Supreme Court Lowers the Bar for Recovery of Attorneys’ Fees in Exceptional Patent Cases
Octane Fitness, LLC v. Icon Health & Fitness, Inc., – S.Ct. –, 2014 WL 1672251 (April 29, 2014) (Petition No. 12–1184)
HighMark, Inc. v. Allcare Health Management System, Inc. – S.Ct. –, 2014 WL 1672043 (April 29, 2014) (Petition No. 12–1163)
April 29, 2014 – The Supreme Court issued two opinions today that revised and loosened the test applied to determine when it is appropriate for the court to award attorneys’ fees to prevailing parties in "exceptional" patent infringement cases and the standard applied on appeal to review that decision.
Under the prior test established by the Federal Circuit in Brooks Furniture Mfg., Inc. v. Dutailier, Int’l, Inc., 393 F.3d 1378, 1381 (Fed. Cir. 2005), attorneys’ fees pursuant to 35 U.S.C. § 285 were available only upon a finding that there has been some material inappropriate conduct or if the litigation was found to be both objectively baseless and brought in subjective bad faith. In its Octane decision, the Supreme Court held that the Federal Circuit’s standard was overly rigid and inconsistent with the text of the patent act which gives the district court discretion to award fees in "exceptional" cases. The Supreme Court also rejected the Federal Circuit’s requirement that entitlement to fees must be established by clear and convincing evidence, instead applying the preponderance of the evidence standard that is the standard generally applied to civil cases.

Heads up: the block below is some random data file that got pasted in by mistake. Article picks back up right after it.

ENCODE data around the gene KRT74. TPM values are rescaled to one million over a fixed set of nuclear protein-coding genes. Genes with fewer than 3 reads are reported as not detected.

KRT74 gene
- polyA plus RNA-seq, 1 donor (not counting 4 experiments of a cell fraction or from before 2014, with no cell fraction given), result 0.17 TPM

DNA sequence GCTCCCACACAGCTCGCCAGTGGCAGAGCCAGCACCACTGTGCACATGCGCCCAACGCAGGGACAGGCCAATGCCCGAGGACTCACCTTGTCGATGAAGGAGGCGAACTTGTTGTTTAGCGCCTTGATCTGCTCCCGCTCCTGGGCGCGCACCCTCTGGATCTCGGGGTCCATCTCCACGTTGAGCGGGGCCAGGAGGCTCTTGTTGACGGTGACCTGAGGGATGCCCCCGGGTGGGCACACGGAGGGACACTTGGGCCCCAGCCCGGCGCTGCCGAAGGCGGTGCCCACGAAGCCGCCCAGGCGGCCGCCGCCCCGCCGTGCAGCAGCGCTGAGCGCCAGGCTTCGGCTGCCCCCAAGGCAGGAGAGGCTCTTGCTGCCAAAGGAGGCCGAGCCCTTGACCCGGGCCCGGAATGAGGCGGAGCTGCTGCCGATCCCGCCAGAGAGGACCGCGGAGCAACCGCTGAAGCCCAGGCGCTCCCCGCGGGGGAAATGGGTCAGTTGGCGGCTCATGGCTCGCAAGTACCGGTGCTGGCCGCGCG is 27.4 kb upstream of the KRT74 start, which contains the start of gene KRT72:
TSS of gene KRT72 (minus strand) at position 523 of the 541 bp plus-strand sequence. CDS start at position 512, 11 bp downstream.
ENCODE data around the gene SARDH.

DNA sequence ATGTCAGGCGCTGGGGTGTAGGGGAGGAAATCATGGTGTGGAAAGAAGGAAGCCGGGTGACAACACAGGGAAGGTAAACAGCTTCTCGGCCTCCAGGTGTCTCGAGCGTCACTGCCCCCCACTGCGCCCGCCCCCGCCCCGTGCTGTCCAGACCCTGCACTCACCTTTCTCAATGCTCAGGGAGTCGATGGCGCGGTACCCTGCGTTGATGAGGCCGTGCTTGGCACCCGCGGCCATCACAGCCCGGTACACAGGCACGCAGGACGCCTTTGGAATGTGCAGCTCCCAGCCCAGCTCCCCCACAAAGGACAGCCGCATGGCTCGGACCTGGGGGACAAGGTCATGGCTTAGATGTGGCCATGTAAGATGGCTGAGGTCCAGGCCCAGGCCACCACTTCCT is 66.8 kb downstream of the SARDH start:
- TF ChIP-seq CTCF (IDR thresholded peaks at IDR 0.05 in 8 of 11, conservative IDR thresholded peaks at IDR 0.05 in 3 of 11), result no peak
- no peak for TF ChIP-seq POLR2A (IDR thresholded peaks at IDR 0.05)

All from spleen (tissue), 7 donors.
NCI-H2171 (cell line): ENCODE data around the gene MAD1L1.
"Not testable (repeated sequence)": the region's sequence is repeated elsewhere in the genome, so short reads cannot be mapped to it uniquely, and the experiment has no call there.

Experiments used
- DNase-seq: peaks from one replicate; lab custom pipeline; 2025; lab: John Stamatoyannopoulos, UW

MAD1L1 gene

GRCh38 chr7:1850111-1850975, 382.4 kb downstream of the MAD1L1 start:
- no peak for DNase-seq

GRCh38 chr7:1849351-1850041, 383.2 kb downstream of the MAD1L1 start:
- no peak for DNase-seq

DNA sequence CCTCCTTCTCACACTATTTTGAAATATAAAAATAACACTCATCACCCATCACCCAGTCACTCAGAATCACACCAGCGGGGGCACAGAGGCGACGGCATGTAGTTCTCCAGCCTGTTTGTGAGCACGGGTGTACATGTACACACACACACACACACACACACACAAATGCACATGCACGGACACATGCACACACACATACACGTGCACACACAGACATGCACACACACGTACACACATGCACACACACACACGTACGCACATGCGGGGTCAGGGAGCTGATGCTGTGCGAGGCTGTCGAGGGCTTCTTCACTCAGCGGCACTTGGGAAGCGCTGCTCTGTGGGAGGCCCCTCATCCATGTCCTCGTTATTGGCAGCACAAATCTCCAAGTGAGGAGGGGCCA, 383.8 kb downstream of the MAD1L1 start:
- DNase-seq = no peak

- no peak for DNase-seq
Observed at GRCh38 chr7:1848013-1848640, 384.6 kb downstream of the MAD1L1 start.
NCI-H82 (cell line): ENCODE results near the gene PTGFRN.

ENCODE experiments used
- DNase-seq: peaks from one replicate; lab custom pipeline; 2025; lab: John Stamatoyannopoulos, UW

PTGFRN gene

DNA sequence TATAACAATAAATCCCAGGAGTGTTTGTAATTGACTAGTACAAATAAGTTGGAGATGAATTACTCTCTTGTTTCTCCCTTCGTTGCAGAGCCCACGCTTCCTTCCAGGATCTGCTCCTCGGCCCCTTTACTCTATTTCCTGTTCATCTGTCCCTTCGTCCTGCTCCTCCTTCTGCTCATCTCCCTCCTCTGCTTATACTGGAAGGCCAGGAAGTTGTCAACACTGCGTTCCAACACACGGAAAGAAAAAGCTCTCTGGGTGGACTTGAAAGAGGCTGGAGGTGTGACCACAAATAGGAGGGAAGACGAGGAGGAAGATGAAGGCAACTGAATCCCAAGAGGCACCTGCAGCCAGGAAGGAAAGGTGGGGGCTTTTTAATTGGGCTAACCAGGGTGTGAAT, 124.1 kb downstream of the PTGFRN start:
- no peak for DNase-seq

After rejecting the Brooks test, the Supreme Court defined an exceptional case as "one that stands out from others with respect to the substantive strength of a party’s litigating position (considering both the governing law and the facts of the case) or the unreasonable manner in which the case was litigated." The district court is granted discretion to make this determination based on the totality of the circumstances.
Similarly, in HighMark, the Supreme Court reversed the Federal Circuit’s application of de novo review to the district court’s determination of whether a case is "exceptional" under § 285. Because the Octane decision provided the district court with discretion to decide if a case is "exceptional," that discretionary decision may be reviewed only for abuse of discretion.
Cumulatively, these decisions give the district court broader discretion to award attorneys’ fees when the judge believes the case varies from the norm for any reason and makes it more difficult for the appeals court to overturn that award. This additional flexibility will give district courts the discretion to consider the individual behavior of the parties, including plaintiffs that have been frequently described as patent trolls, and should remove the need for further legislative reform of fee shifting in patent cases.
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